Indian and Chinese troops were engaged in a heated exchange on the northern bank of Pangong Tso Lake in Ladakh but disengaged after holding talks.
According to sources, the exchange took place on Wednesday in eastern Ladakh.
The face-off comes ahead of an informal summit in October between Prime Minister Narendra Modi and Chinese President Xi Jinping in India.
According to the sources, the Chinese Army personnel objected to patrol by Indian soldiers in the Pangong Tso lake area, most of which is under Chinese control.
The issue was resolved during talks between the two sides on Wednesday, the sources said.
The face-off also comes ahead of the Indian Army holding its "Him Vijay" exercise in Arunachal Pradesh, most of which China claims as part of Southern Tibet.
Ministry of External Affairs spokesperson Raveesh Kumar said the matter had been resolved quickly, which was important to note.
"The matter stands resolved. I think what is important to note is that there are existing mechanisms between India and China to resolve such issues," he said.
"It means that the mechanisms which exist between India and China are working very well," Kumar added.
He also said there was no link between the war game in Arunachal Pradesh in October and the visit of the Chinese president during the same time.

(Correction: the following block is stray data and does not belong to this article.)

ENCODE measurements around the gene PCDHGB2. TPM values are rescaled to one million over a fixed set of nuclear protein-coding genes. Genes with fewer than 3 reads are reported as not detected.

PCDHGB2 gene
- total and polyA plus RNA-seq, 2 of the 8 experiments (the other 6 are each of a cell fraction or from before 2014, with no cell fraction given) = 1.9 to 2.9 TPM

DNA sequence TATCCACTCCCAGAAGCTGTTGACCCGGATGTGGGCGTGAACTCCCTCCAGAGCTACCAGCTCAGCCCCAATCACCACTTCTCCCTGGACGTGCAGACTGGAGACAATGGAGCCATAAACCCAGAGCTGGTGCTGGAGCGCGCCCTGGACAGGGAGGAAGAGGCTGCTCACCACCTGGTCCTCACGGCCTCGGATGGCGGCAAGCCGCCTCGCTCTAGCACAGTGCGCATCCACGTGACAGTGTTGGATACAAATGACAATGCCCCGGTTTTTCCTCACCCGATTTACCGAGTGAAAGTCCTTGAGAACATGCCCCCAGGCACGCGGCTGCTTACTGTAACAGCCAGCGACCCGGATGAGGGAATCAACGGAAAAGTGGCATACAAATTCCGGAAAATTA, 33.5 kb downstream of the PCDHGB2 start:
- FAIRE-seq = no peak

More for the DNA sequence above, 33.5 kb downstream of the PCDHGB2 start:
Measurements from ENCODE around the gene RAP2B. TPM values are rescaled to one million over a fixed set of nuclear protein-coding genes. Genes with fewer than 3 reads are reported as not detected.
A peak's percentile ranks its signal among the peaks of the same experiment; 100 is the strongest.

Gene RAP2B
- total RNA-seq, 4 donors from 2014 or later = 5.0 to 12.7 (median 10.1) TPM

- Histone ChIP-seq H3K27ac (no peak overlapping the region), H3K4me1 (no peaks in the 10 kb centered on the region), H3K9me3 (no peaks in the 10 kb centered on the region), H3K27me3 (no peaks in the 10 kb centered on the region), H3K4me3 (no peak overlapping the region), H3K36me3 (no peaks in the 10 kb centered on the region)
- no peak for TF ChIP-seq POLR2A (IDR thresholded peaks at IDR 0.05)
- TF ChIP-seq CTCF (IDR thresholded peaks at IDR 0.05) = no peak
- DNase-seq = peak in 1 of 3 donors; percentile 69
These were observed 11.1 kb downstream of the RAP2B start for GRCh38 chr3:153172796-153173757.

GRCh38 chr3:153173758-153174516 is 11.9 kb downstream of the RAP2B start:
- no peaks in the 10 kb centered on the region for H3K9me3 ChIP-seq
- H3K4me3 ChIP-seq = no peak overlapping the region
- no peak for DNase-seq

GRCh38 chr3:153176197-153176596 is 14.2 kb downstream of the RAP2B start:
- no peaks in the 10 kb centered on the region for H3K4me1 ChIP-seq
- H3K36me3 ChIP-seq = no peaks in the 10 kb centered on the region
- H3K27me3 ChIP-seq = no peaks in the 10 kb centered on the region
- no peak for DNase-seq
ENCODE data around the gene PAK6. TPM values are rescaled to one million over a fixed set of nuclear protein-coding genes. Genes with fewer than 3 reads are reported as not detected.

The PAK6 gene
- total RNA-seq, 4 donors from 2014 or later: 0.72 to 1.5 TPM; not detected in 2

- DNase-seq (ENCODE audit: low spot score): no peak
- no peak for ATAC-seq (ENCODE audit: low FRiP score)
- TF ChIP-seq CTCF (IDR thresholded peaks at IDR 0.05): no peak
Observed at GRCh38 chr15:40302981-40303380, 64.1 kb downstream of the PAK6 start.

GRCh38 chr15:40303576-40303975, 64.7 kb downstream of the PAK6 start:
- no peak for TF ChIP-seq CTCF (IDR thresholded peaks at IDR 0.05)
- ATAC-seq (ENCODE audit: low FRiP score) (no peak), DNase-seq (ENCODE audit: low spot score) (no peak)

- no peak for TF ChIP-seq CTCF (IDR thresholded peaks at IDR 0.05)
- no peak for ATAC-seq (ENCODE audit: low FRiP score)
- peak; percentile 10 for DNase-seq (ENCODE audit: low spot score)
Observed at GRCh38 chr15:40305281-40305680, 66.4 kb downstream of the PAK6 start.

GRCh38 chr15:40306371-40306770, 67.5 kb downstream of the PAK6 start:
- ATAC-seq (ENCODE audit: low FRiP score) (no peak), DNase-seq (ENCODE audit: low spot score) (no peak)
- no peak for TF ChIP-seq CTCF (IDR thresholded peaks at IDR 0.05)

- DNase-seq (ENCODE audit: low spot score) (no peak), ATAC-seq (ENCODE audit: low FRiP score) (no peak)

"There is no connection between the military exercise and Xi's visit," Kumar said, adding that dates for President Xi's visit would be announced soon.
China has also voiced its disapproval of India revoking the special Astatus of Jammu and Kashmir and hiving off Ladakh, and making it into a Union Territory.
During External Affairs Minister S Jaishankar's visit to Beijing to firm up President Xi's visit, the Chinese Foreign Minister Wang Yi had told him that the India's announcement of the establishment of the Ladakh Union Territory, "which involves Chinese territory, posed a challenge to China's sovereignty and violated the two countries' agreement on maintaining peace and stability in the border region".
Jaishankar told Wang that the creation of Ladakh has "no implication for either the external boundaries of India or the Line of Actual Control (LAC) with China" and that "India was not raising any additional territorial claims".
Chinese forces regularly intrude into Ladakh area, and face off with Indian troops there.
India and China share a nearly 4,000-km-long border, with major parts disputed.
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